Director: Peter Chelsom
Starring: Gary Oldman, Asa Butterfield, Carla Gugino, Britt Robertson
If this film taught me anything, it’s to maybe do a little reading up on the plot of a film and not just watching 1 trailer before going and wasting 2 hours of my life that I’m never going to get back. The trailer gave off a real sci-fi vibe and whilst it did also give off the impression of a slight romantic edge to the film, I thought this would be a sideline to the sci-fi aspect of the film. Well, it turns out it’s the opposite way round and I spent the majority of the 121 minute run-time questioning why I was even watching this film…
Sarah Elliot (Janet Montgomery) is a NASA Astronaut on an interplanetary mission to be the first to colonize Mars, but during her journey to the red planet she discovers that she’s pregnant. Sarah sadly dies during childbirth due to complications, so Nathaniel Shepard (Gary Oldman), the CEO of the organisation behind the mission, makes the controversial decision to keep the birth of the child a secret to anyone back on Earth so his organisation doesn’t have a PR nightmare on their hands. The story then fast forwards 16 years where Sarah’s son, Gardener Elliot (Asa Butterfield), is now adamant he wants to go to Earth so he can meet his father, but because he’s spent his entire life in Mars’ atmosphere, the scientists at NASA tell him his body wouldn’t be able to handle Earth’s atmosphere. After undergoing surgery to increase his bone density, Gardner returns to Earth and won’t let anyone get in the way of him finding his father, so he enlists the help of Tulsa (Britt Robertson), a girl he’s grown close to via an internet chat-room, to help him.
The premise of the film had my attention up until it ended up turning into a teenage romance film that is full to the brim of clichés and cheese. The scenes where Gardener is on Mars are probably the only scenes I actually enjoyed. We learned how intelligent this 16 year old is, experience a little of his life on Mars surrounded by scientists from across the world, and learn why he’s so desperate to go to Earth. Once Gardener meets up with Tulsa on Earth, the film becomes very predictable and honestly quite boring to watch. Butterfield and Robertson’s time on screen together felt awkward the whole way through, and for me I think it’s because they were playing characters that were both supposed to be 16 years of age, but 20 year old Butterfield still genuinely looks 16 whereas Robertson, who is 27, does not. Right from their first meeting I clocked this and for the rest of the film it was just weird to watch them together. Age differences aside, their performances were quite bland and uninspiring, and they didn’t really have any on-screen chemistry.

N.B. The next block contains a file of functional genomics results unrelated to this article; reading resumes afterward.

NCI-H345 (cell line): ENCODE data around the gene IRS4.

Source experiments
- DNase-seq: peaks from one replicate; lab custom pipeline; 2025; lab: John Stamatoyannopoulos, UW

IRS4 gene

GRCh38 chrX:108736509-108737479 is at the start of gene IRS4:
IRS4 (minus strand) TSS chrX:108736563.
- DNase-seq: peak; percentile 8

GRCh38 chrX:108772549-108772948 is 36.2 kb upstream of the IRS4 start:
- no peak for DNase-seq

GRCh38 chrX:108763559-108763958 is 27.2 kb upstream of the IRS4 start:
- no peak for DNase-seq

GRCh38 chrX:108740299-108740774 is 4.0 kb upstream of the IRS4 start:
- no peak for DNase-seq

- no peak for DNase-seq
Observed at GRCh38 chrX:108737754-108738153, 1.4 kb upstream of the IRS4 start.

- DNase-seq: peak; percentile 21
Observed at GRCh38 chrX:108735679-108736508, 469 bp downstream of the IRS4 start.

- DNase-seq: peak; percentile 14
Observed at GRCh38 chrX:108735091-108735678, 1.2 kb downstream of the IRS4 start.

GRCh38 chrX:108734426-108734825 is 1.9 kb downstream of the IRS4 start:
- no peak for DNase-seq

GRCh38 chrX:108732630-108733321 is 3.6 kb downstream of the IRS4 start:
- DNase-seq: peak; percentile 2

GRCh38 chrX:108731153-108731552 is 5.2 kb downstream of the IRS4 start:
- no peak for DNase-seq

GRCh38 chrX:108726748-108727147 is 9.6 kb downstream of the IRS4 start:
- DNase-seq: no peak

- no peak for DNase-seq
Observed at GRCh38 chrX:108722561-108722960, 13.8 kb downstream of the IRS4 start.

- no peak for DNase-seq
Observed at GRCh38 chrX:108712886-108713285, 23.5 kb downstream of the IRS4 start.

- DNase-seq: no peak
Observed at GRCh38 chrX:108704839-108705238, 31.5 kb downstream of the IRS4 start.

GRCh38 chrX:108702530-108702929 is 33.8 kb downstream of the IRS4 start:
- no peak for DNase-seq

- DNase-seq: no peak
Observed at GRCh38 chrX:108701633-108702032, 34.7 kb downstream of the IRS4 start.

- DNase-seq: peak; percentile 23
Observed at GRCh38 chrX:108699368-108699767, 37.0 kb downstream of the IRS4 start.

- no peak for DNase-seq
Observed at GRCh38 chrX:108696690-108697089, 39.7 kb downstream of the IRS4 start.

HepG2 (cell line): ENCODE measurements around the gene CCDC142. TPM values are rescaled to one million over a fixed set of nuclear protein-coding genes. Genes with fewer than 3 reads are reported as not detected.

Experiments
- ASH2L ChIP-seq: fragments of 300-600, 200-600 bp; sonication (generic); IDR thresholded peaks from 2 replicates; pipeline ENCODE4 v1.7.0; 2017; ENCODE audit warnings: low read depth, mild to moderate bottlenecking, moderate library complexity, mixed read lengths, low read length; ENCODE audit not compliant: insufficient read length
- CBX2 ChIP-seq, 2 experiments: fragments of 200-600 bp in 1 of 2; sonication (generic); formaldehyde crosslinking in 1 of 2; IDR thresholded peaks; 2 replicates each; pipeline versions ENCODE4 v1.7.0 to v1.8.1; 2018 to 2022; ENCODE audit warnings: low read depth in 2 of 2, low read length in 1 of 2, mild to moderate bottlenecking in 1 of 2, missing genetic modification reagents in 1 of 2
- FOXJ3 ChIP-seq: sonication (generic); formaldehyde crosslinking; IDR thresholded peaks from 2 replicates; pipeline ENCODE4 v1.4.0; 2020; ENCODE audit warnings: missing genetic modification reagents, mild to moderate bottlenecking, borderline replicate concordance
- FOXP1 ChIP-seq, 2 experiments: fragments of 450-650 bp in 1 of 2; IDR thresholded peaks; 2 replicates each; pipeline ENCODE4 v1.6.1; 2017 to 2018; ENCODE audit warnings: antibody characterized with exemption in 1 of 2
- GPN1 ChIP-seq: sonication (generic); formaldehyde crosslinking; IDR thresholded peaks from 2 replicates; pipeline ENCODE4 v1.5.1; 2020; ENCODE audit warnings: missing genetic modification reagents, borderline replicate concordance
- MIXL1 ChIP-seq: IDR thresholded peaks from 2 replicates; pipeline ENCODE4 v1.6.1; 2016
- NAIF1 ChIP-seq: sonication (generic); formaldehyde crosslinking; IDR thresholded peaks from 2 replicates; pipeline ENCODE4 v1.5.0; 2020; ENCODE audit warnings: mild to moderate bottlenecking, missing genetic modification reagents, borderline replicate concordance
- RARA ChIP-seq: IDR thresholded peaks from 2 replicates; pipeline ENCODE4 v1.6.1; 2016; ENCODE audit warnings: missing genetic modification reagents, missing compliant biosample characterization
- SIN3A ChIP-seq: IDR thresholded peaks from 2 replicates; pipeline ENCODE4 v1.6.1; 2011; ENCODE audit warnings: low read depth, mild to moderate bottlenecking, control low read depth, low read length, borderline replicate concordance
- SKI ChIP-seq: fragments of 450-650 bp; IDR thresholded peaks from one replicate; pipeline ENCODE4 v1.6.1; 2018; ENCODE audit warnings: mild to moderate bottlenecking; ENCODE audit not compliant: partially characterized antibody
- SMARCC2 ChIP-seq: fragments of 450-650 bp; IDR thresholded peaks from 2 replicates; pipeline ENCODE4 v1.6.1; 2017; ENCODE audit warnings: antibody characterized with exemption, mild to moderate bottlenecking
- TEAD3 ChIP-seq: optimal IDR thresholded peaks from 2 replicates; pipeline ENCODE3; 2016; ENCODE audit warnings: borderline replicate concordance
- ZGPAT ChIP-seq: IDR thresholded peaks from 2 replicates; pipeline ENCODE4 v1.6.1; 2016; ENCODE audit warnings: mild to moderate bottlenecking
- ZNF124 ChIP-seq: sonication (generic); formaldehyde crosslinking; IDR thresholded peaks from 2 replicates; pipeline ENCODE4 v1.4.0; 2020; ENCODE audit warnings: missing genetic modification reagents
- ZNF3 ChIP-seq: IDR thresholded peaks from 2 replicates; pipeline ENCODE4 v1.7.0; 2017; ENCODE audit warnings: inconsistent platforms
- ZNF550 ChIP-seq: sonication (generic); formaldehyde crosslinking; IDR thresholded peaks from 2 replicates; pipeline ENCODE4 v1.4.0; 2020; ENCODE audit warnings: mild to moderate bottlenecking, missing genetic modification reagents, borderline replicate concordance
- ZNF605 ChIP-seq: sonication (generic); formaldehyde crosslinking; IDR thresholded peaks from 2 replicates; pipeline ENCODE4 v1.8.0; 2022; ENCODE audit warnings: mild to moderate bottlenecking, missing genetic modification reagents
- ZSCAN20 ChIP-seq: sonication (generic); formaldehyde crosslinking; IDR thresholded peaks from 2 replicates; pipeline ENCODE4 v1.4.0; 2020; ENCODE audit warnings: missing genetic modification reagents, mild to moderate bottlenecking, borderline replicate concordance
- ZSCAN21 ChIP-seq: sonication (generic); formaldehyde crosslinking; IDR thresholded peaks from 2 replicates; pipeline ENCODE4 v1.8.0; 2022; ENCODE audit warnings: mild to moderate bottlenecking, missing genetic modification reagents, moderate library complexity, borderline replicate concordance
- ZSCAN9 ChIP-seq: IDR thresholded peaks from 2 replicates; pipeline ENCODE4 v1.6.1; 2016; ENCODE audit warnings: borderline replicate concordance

Gary Oldman’s performance, along with the first 15 minutes of the film, are the only things I enjoyed about ‘The Space Between Us’. Oldman, as ever, was a joy to watch, despite his character not being the most likeable of people. But as the story unfolds and we learn more about him, you learn why his character made the decisions he did and you find yourself empathizing with him. The film had such a promising premise, but once Gardener’s feet touch down on Earth the film completely lost any notion of sci-fi-ness that seemed so promising at the start, and it becomes over sentimental, predictable, and downright boring.
I will hand it to Barry Peterson though, the cinematography made for enjoyable viewing during this 2 hour snooze fest. On Gardener’s journey to find his Dad, we get to see the places he travels through and some stunning shots of the surrounding landscapes. I much preferred looking at the scenery than Butterfield and Robertson being all awkward and cringey.
Unless awkward teen romance, slow and boring boy meets girl films, or highly predictable endings are your kind of thing, I’d say you’re not really missing out if you don’t ever watch this film. All I could think of when I left the cinema screening was “I’m so glad Asa Butterfield didn’t bag the Spider-Man role” , as he was one of the names in the hat to play the role in the Marvel Cinematic Universe before, thankfully, Tom Holland secured the role of the web-slinging teen.